The following postural exercises are frequently prescribed in clinical practice to improve posture (particularly of the neck and upper back). Many of these exercises can also be used to help prevent posture related injuries by giving the body a break from poor postural positions during everyday activities. Optimal posture is an important component of injury prevention and athletic performance.
For optimal results, these postural exercises should generally be used in conjunction with appropriate physiotherapy treatment and maintaining optimal posture as much as possible in everyday life (or as close to this as possible provided there is no increase in symptoms).Pilates exercises which have an emphasis on maintaining optimal posture during exercises are a great adjunct to improving posture.
In general, optimal posture can be obtained by sitting or standing tall with your shoulders back and your chin tucked in as far as possible (ensuring your eyes and nose are facing forwards) and then relaxing a little (approximately 10 – 20%). Another good way of obtaining optimal posture is standing with your back to a wall with your heels, buttocks, shoulders and head in contact with the wall (eyes and nose facing forwards), then trying to maintain this posture with minimal muscular effort during everyday activities (such as sitting, driving, computer use, house work, sleeping etc.).
The following postural exercises are designed to improve flexibility of the joints and muscles of the body which when tight may encourage poor posture, whilst strengthening muscles that encourage optimal posture. You should discuss the suitability of these postural exercises with your physiotherapist prior to beginning them. Generally, you should begin with the Initial Exercises. Once these become too easy, gradually progress to the Intermediate and then Advanced Postural Exercises. As a general rule, the exercises should only be performed provided they do not cause or increase pain.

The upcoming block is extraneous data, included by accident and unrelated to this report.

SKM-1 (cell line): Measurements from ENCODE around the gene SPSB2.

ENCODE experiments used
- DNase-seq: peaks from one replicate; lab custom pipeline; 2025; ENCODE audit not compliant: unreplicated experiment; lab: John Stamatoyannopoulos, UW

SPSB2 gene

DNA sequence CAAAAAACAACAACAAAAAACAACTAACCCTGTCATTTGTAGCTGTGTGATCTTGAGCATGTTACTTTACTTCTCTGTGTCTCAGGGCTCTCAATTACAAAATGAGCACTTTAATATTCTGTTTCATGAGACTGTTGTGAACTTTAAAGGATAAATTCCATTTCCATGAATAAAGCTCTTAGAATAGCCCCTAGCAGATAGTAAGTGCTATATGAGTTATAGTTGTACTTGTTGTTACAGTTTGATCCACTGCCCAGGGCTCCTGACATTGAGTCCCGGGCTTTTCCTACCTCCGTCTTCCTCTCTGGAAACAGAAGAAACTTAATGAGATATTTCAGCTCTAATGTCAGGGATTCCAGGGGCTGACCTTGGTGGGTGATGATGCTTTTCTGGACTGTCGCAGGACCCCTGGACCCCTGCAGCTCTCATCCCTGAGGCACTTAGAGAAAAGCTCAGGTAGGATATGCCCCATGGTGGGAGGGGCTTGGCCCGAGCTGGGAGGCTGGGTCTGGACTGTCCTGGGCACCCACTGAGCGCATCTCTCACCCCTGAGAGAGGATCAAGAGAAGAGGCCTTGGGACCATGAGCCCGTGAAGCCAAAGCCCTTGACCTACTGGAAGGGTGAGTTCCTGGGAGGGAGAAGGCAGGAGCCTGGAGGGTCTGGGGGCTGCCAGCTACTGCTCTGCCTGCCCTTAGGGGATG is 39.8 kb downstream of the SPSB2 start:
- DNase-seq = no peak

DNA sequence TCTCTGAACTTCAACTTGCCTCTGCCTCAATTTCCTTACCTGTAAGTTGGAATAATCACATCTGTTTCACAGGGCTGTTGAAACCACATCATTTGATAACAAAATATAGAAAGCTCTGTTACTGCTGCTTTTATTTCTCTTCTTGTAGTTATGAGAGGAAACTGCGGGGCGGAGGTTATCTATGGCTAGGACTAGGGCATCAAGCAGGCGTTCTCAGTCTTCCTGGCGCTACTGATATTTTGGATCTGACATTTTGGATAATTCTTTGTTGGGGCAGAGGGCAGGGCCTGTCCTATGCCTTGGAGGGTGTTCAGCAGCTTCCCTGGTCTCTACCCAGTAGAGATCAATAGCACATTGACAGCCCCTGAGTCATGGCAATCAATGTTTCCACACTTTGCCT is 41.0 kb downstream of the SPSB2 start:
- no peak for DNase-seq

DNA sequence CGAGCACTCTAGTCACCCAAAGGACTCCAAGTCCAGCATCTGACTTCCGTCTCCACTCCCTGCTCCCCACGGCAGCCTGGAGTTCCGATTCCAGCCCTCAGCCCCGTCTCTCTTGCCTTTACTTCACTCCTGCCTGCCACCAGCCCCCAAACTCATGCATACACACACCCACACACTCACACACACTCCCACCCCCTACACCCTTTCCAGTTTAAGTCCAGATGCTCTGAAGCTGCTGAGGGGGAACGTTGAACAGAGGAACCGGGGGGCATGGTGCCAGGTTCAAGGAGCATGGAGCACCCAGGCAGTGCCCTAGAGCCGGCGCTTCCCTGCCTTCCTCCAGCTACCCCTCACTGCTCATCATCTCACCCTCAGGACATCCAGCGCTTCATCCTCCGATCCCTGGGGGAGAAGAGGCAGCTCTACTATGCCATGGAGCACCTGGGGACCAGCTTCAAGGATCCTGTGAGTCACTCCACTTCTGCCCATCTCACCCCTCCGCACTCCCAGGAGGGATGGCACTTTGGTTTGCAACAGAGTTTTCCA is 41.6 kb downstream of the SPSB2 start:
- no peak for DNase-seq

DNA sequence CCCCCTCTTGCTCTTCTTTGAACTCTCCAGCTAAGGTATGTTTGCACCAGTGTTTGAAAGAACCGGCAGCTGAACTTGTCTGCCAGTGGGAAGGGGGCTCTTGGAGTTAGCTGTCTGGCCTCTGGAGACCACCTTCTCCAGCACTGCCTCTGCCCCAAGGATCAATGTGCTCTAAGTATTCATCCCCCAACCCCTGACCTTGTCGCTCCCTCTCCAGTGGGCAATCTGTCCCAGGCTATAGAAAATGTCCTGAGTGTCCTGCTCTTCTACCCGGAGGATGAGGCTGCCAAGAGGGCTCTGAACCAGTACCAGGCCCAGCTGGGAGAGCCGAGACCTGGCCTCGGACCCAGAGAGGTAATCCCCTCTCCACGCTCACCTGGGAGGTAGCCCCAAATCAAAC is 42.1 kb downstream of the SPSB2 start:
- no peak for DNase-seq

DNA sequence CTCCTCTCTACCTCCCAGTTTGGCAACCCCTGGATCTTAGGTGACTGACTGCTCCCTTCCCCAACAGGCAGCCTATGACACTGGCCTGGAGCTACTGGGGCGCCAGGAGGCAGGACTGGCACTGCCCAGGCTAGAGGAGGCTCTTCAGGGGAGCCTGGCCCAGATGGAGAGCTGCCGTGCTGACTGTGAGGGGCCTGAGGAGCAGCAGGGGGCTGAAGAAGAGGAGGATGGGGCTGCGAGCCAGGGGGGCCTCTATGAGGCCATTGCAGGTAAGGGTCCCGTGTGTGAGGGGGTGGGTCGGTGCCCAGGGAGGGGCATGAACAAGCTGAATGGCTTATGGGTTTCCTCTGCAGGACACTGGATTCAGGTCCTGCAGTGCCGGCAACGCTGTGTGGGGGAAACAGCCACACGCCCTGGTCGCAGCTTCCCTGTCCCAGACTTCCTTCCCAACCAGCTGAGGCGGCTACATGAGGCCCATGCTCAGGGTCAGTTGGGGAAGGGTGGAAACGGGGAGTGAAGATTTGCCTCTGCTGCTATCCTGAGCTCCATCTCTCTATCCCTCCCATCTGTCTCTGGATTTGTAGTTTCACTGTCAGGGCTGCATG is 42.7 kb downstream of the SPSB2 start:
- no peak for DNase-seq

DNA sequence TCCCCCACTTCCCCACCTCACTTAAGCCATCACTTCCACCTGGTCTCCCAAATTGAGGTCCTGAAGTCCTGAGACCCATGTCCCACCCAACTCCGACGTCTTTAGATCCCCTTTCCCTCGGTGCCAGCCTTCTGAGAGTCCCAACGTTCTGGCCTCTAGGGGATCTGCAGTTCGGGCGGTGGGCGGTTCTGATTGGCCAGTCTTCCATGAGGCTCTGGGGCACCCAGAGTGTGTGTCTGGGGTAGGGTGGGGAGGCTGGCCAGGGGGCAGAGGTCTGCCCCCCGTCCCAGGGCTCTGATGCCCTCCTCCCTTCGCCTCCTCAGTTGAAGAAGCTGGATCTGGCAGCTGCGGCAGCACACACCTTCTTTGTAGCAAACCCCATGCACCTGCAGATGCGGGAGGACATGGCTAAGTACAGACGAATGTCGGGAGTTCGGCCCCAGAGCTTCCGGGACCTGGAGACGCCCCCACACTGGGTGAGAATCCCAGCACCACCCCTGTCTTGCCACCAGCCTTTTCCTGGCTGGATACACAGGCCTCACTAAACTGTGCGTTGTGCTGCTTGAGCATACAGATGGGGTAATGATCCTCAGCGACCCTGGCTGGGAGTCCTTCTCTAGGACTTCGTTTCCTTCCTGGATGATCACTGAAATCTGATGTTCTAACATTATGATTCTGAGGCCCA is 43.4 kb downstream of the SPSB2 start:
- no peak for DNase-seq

The following initial exercises should generally be performed 3 – 5 times daily provided they do not cause or increase pain.
Shoulder Blade Squeezes
Begin sitting or standing tall with your back and neck straight. Squeeze your shoulder blades together as far as you can go without pain and provided you feel no more than a mild to moderate stretch (figure 2). Hold for 5 seconds and repeat 10 times provided the exercise does not cause or increase symptoms.
Begin sitting or standing tall with your back and neck straight, and shoulders back slightly. Tuck your chin in as far as you can go without pain and provided you feel no more than a mild to moderate stretch (figure 3). Keep your eyes and nose facing forwards. Hold for 2 seconds and repeat 10 times provided the exercise does not cause or increase symptoms.
Extension over Chair
Begin sitting tall on an appropriate chair (the top of the back rest should end at the level of your mid back). Place your hands behind your neck and gently arch backwards over the chair, looking up towards the ceiling (figure 4). Move as far as you can go without pain and provided you feel no more than a mild to moderate stretch (ensuring you do not overbalance). Repeat 10 times provided the exercise does not cause or increase symptoms.